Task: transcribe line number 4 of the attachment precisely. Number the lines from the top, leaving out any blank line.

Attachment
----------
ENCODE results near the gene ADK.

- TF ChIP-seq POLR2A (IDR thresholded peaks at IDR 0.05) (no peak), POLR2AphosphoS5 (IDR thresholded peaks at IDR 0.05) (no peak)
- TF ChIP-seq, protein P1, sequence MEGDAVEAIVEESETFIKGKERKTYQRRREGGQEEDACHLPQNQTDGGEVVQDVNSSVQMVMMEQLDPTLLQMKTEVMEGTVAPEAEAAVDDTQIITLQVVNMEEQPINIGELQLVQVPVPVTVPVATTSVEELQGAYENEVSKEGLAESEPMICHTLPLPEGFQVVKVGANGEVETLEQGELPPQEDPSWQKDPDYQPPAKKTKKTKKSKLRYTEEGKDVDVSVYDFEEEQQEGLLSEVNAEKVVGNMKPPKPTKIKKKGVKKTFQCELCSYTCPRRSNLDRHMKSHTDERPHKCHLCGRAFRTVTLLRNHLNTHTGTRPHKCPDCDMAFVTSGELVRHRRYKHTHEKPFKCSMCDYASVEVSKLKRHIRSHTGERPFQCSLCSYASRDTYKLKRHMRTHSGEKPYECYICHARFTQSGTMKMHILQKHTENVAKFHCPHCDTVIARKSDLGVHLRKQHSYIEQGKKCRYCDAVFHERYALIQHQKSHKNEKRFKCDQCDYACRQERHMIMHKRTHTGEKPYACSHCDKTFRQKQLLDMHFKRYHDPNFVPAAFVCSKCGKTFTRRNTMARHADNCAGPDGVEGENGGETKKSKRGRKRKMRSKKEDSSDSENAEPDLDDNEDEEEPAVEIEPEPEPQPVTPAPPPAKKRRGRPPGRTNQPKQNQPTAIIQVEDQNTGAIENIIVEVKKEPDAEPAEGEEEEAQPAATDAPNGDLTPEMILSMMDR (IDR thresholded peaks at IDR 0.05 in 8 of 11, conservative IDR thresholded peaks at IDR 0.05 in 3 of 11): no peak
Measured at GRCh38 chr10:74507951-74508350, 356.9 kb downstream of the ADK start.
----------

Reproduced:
Measured at GRCh38 chr10:74507951-74508350, 356.9 kb downstream of the ADK start.